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Shunyata

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Everything posted by Shunyata

  1. A 22" is too large to have good control on such a small piece. My 17" works well. I bandsaw or table saw to get a straight, right angle cut... Then go to work With the plane. Adjust to a very fine bite on your cut... you are truing up, not hogging material. Pay close attention with a straight edge to see if you are overcutting the board ends and adjust you plane strokes accordingly. When no light comes through the straight edge check, unclamp your boards and check them... They will be perfect.
  2. Before taking any action I am "taking notes" to better understand what is happening with the instrument. The last few days the G/G# wolf has virtually disappeared - although that range isnt the sweetest on the violin. At the same time the B wolf has intensified, to a wobbly but useable note. Humidity is lower lately.
  3. I am using plastic tailgut... and a Wittner style tailpiece, which I don't usually use. The tail piece seemed kind of long to me, with almost no exposed tailgut past the saddle to get 54mm string afterlength. Maybe a shorter tailpiece would be in order?
  4. Do you think a slightly long neck might contribute to the issue? I followed the Johnson and Courtnall bass bar dimensions. The graduations were thinner than I usually do... 2.1mm to 2.2mm in the lungs, in an effort to get the weight down to a reasonable level.
  5. My latest build has been regularly played for about 4 weeks. It has two wolves, one between near G (on the G string, one octave up from open string) and the other at B nat just above. That whole range doesn't speak very well. Both wolves seem to have developed over time. No wolves on the other strings. In general the Gs and B-Cs throughout the violin have extremely rich color - I am guessing related to the wolves. Any suggestions for construction or setup for managing the wolves... although the rest of the violin sounds so nice I am tempted just to learn to live with it.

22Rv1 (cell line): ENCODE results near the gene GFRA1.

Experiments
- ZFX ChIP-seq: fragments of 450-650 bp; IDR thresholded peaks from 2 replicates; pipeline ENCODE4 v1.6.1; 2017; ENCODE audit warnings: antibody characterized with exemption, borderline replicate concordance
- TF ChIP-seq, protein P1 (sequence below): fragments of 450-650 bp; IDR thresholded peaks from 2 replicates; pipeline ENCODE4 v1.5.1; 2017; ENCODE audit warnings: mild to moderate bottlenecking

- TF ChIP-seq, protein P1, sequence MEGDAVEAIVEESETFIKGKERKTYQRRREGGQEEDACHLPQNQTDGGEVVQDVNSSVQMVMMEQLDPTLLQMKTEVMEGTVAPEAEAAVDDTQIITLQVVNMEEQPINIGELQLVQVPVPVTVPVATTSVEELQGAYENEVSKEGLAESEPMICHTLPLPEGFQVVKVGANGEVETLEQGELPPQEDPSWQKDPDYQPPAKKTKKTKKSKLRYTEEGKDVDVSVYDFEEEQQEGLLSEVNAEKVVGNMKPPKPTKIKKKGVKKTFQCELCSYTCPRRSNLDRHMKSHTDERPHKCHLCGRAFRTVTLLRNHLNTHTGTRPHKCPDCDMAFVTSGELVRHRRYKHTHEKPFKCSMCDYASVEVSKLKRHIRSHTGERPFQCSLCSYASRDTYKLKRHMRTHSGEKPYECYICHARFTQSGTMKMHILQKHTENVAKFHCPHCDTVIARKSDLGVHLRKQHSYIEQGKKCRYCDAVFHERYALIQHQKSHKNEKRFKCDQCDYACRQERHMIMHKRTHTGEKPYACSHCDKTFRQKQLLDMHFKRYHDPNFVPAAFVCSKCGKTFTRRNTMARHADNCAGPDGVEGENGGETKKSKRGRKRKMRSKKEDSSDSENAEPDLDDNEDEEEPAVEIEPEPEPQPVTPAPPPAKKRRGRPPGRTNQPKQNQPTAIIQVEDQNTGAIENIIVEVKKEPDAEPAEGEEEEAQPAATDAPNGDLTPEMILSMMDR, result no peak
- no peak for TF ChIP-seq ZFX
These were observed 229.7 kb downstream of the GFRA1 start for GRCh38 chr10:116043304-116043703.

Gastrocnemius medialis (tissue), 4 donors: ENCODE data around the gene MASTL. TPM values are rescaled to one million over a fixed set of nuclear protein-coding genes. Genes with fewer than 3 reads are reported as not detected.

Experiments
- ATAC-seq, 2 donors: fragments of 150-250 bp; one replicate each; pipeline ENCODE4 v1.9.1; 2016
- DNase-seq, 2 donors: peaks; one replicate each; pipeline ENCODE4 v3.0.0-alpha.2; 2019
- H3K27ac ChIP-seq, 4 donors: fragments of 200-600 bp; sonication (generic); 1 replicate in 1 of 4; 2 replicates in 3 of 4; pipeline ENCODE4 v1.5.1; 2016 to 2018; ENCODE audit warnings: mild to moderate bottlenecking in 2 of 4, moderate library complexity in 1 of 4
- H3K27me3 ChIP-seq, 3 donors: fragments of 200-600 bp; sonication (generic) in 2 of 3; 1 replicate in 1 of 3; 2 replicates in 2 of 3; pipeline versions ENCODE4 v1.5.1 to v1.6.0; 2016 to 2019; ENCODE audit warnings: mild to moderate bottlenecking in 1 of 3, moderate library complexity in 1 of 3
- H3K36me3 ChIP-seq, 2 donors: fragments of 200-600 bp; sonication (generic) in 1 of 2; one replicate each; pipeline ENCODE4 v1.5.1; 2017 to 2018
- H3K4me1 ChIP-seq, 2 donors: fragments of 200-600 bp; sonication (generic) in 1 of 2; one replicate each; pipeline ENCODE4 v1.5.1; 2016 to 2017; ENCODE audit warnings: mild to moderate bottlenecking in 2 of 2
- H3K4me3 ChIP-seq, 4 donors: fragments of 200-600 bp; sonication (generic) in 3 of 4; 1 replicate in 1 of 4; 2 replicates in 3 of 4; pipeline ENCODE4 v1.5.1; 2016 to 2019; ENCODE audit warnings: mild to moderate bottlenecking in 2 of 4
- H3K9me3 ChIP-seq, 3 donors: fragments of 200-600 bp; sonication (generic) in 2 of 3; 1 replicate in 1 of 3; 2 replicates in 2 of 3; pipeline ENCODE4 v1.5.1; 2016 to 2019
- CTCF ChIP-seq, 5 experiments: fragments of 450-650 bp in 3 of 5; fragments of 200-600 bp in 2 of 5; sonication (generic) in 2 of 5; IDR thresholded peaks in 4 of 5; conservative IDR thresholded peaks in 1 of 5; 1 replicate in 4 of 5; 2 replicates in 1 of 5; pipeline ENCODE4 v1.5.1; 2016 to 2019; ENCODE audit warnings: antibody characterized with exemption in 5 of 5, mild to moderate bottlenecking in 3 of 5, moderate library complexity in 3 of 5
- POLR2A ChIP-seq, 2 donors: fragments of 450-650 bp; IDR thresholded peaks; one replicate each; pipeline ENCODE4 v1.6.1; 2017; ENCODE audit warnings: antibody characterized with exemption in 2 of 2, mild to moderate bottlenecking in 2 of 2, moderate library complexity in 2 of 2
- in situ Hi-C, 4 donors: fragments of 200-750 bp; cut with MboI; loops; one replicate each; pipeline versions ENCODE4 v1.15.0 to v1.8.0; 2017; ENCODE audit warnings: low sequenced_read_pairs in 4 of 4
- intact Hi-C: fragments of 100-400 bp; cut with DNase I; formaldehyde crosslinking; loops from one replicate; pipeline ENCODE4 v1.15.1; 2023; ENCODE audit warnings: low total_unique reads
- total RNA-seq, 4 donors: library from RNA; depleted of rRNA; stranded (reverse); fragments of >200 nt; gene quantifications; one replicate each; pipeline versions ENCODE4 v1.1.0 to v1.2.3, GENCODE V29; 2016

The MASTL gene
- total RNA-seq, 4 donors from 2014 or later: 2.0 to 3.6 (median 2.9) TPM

6. You should be able to get something nice for 5K... and only give up 2.5K if you trade it up for a 20K violin later. At age 11 there are a lot of distractions yet to be discovered (young girls entering junior high is every parent's tribulation - voice of experience speaking). I wouldn't spend more than 5K just yet.
  7. Oohhh! A Menger Sponge fractal bridge. I like it!!!! Just think of the complex vibration frequencies enabled by a the fractal dimension of the sponge!
  8. I lined an old kitchen cabinet with aluminum foil and mounted 2 3OW LED "party" blacklight floodlights. Thoroughly dries a violin in 4 hours. Two lamps were $35 on Amazon.
  9. How does one usually make a sound sample. I dont have any recording equipment, just a phone. Final weight without bass bar 68g Didn't weigh after bass bar, but I follow Johnson and Courtnall bass bar measurements pretty precisely. String break angle 158 deg measured on A string. Bridge height 31.5mm Didn't weigh bridge. The thickness at the feet was about .1mm less than Johnson and Courtnall measurements, but the rest of the dimensions were spot on.
  10. I wanted to thank everyone for your kind guidance as I worked the plates for my latest violin. You encouraged me to go far lighter than I have in the past. And now that I have completed that violin, it is definitely the most mature sounding violin I have produced yet. And its ability to produce soft sounds and harmonics is amazing. Thank you all again. I have learned so much from you all.